I‘ve Stored a copy of the emergency kit in a bank safe and set up 2FA with an auth app on my phone.

Let’s say I die - my family opens the safe and gets the Emergency Kit. What do they do now with the 2FA part, assuming my phone also perished with me? :p

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  • @JanSoy It's worth printing the 2FA QR code and/or manual entry secret and storing that with the Emergency Kit. Someone with access to one of your apps could disable 2FA, but the 2FA secret gives them a simpler and more reliable way in.

  • Thanks for bringing this up and reminding me to include a printed copy of the 1Password 2fa code with the printed emergency kit :+1:
    I only printed the emergency kit, but not the 2fa code.

  • After recognising this issue I went ahead and purchased a YubiKey 5C NFC which I’ll store next to the Emergency Kit in the safe. Maybe it was overkill, as I now see there’s a 2FA secret, which seems to have the same effect, right?

  • @JanSoy Yes, the TOTP standard used by authenticator apps is based on hashing a secret with the current time. So all someone needs to set-up an authenicator app is the secret, but a YubiKey is a more user friendly solution.

  • rhkrhk

    I have followed a slightly different approach (enmergency kit with next of kin), but the yubikey that is registered as a hardware token is with my accountant. Not that I don't trust my next of kin, but I don't want emergency kit and token stolen if there would be a breakin. Instructions on the emergency kit say to look at vault called 'emergency' first, that has some secure notes with instructions

  • I love rhk's approach and will adjust my setup accordingly. It's just too dangerous to have both stored next to each other.

    • Emergency Kit in bank-safe (Special instructions saved within a vault in 1Password)
    • 2FA hardware Token at my accountant


  • ag_tommyag_tommy

    Team Member

    Sounds like a plan. Stay safe! I love our community and everyone here always willing to share their experiences.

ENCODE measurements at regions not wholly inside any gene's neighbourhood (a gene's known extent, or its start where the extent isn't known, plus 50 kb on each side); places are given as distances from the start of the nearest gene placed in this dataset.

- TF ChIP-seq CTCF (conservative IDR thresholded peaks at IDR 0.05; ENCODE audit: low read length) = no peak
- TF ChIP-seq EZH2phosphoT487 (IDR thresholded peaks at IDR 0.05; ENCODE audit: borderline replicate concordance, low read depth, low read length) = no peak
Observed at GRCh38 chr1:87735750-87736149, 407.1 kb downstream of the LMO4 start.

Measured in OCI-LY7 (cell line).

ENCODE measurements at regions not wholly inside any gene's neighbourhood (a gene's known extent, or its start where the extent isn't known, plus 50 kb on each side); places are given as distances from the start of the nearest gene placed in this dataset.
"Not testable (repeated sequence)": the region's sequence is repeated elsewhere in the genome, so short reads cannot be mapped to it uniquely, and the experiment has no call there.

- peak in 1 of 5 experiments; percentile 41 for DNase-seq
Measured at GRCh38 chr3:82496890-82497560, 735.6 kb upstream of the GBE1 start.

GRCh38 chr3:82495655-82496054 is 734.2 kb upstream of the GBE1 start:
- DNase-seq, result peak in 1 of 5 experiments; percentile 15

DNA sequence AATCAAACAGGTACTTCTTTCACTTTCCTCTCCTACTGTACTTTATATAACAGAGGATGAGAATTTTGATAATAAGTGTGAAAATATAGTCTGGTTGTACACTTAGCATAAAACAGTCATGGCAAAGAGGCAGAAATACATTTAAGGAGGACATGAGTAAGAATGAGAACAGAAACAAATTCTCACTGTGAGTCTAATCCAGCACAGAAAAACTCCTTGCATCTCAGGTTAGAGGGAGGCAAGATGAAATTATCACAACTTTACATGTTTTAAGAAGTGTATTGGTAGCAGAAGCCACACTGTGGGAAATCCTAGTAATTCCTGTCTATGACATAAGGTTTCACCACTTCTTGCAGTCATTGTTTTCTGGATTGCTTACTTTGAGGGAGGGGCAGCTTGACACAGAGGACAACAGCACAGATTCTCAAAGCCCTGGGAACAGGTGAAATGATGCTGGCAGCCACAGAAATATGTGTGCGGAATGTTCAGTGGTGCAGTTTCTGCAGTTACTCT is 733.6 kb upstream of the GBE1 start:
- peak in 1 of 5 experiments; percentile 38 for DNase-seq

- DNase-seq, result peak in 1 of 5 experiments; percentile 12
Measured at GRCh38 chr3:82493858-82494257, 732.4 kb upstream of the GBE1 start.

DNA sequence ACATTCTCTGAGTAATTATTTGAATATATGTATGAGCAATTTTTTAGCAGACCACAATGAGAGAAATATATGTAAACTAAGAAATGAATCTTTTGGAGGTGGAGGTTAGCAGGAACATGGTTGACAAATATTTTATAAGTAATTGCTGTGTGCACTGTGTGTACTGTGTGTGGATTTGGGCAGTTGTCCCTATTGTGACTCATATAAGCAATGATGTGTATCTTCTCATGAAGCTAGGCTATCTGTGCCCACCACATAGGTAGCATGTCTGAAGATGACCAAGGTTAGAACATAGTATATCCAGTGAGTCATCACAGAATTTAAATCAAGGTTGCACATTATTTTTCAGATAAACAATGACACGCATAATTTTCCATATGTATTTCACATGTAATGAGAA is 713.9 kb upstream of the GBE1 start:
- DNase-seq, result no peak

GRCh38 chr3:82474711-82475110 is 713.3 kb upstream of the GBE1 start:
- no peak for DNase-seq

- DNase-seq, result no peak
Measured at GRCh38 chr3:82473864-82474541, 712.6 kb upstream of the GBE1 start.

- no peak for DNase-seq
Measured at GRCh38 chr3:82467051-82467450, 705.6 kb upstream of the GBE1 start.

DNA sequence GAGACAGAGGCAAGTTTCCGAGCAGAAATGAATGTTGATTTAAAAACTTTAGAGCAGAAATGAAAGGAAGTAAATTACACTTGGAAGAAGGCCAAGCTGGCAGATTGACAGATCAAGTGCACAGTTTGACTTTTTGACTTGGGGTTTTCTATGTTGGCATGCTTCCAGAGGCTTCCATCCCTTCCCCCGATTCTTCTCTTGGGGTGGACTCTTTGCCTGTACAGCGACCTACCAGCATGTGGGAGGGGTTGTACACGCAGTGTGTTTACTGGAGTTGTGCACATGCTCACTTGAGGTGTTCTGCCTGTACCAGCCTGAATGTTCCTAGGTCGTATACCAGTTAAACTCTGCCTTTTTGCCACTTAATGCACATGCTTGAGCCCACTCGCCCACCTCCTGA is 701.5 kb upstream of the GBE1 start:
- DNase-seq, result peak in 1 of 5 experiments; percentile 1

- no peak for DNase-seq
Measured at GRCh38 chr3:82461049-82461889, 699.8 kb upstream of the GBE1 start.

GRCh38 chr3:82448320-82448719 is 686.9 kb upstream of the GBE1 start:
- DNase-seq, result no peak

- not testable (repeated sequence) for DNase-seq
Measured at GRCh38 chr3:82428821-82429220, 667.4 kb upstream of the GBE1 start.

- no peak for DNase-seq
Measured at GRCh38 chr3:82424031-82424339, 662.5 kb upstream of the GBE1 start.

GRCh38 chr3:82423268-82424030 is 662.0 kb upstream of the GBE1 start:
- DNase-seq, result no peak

• I would not store the credentials so far away from themselves.
    What is the purpose of the backup?
    Against what do you need to protect it?
    Will the people that are supposed to use them in case be able to actually use it?

    In case of death or coma:
    My heirs/relatives find a heap of physical stuff and locked computer machinery. They need to be able to find the 1Password credentials and need to find out how to use them. It might be an emergency situation, so it might be necessary to get access to my accounts if not immediately but somewhat fast. So storing the parts (secret key, master password, 2fa key) far away or inaccessible isn't the right approach. A bank safe might not be immediately accessible without paperwork, and it might not be obvious to the heirs the 2fa code is in the bank safe, while the other data is in some paper document folder. So I decided to store all of them in the folder (paper) with all the other vital paper documents I store at home. Not in the safe, because you don't store the key to the safe in the safe. It's not exactly the key to the safe itself, but somewhat near.

    In case of theft:
    If just the folder with the paper documents gets stolen, I'm still around and have access to my computers/smartphone. I will immediately change the keys and passwords online.

    A Yubikey as backup is not what I would use, because it's not designed to be this kind of backup. It needs computer equipment to use, and it might be available computers are not compatible with the Yubikey (for example USB-A/B/C interface). It might be mistaken for a regular USB stick and discarded, because it doesn't make some drive with data available.

  • BenBen AWS Team

    Team Member

    Thanks for sharing your perspective, @Tertius3. :)


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